Why market-making can corrupt your broker so easily

Whenever you trade your broker has a Hamletian dilemma: to hedge or not to hedge. If they decide to hedge, they take the same exposure towards their prime broker as you did towards your broker: if you buy they buy too, if you sell they sell too. From risk point of view, they are just a risk-free intermediary between you and their prime broker.

If they do this, they are considered as an STP provider and a clean and respected member of the forex industry.

If they choose not to hedge, it means whenever you trade they take a bet too: your loss is their win and if you make money, they are the ones who lose that amount. They are not risk-free anymore, they act pretty much like you or any other gambler in the forex casino. In this case, they follow a “market-maker” or “dealing desk” business model and they are one of the most suspicious species of the world.

For good reasons. If they are market-maker, they play a 0-sum game with you. According to a not-that-recent study, 70% of traders lose on average, so their chances to win are already better than what a Las Vegas casino could ever dream about. That should be enough for a decent profit, in case they can spot and alienate profitable traders in time. But they also got a broad arsenal of tools to further “enhance” their chances. Let’s take a look at just the major ones:

  • Requote: If they see an incoming client order closing a too profitable position, they can requote the bid/ask so the trade will be filled at a less favorable price. They can always blame sudden and unlucky market movements.
  • Stop-hunting: They  know well where their clients’ stop-losses are, right? When the night comes, nobody’s looking and spreads are broader anyway, these stops can get within arm’s reach. Since stop-loss activations usually close loss-making positions, touching these levels causes an instant flow of monies from client accounts to broker’s account. It really tries your broker not to harvest these low-hanging fruits. Of course they can blame sudden and unlucky market movements, yet again.
  • Slippage:  Filling a market order is rather a subjective art, not exact science. They can always slip-a-bip here and there, nobody will tell it was them or their price feed. If a client still complains about it, I hope you know by now what will be blamed.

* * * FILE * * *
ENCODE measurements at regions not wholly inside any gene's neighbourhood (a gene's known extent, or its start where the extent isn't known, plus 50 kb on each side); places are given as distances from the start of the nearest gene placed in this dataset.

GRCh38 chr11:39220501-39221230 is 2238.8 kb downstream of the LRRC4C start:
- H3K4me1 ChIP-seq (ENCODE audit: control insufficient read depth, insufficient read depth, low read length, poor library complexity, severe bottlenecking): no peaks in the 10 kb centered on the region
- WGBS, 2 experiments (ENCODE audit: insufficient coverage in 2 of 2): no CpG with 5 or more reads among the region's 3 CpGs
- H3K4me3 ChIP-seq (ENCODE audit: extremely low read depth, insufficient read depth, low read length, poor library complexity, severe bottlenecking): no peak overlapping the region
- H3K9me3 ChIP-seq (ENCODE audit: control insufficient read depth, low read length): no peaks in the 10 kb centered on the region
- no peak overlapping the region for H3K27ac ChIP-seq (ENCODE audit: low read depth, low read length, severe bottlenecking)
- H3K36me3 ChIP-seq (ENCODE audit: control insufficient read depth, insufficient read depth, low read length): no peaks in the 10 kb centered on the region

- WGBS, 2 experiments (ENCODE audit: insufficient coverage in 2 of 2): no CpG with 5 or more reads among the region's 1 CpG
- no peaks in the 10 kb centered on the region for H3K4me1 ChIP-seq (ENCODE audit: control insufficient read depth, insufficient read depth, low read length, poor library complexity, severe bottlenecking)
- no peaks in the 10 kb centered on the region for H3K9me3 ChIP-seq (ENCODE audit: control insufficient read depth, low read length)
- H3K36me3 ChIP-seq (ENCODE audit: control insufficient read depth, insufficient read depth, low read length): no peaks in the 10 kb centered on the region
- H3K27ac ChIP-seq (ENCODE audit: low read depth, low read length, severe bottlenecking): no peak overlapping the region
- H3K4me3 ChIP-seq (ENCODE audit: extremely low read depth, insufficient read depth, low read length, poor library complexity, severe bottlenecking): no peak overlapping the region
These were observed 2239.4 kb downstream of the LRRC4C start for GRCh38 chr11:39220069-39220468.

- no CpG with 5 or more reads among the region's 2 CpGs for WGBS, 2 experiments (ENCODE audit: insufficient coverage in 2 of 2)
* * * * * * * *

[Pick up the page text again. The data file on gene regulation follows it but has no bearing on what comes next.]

• Execution review/cancellation: No matter which competitor’s Terms&Condition they copied in the beginning, there must be a clause stating their right to modify or cancel trade executions at any time at their own discretion. It’s more for the lames, since it is always visible, they have to inform the clients etc. They can take client complaint zunami for granted. That’s the reason why this weapon is used as last resort.

As you might realize, requote, stop-hunting and slippage are hard to detect and even harder to prove since traders usually don’t have trading accounts with several brokers to compare their price feeds and trade executions. That’s why we started TradeProofer.com, a self-defense community for forex traders. We benchmark traders’ trade executions against other members’ price feed and spot price/quote discrepancies. Brokers hate it.

As you see, market-making is not inherently evil, but as a market-maker you got just too many easy ways to make profit by harming your clients. As cops say, 4 factors influence criminal acts’ probability: motivation, mean, opportunity and chance to get off. All these factors work against an honest market-maker.


The frontier between market-making and STP is not that sharp. It’s very common to follow a market-making business model in general, but to put professional (ie: profit-making)  traders into a special STP bucket and hedge their trades. I am also not convinced that all STP brokers are really that clean STPs.

I didn’t want to dwell on the legal side for long since it wouldn’t add to the story, but in case of STP/ECN, from legal point of view, your broker might not even hedge and “stand between” you and the prime broker, they might just facilitate trade execution between you and their prime broker. It’s really up to their fine print.

Market-making can have good effects too. I have heard a story from credible source when a client pushed the big red “close all @market” button accidentally, the dealing desk spotted the unusual activity, called the client instantly and make him revert the order over phone. It’s not something an STP broker could provide.

About the Author
TradeProofer Guy is the founder of TradeProofer.com, a self-defense community site for forex traders. He also works fulltime for a brokerage firm as head of online trading. For more information on TradeProofer Click Here

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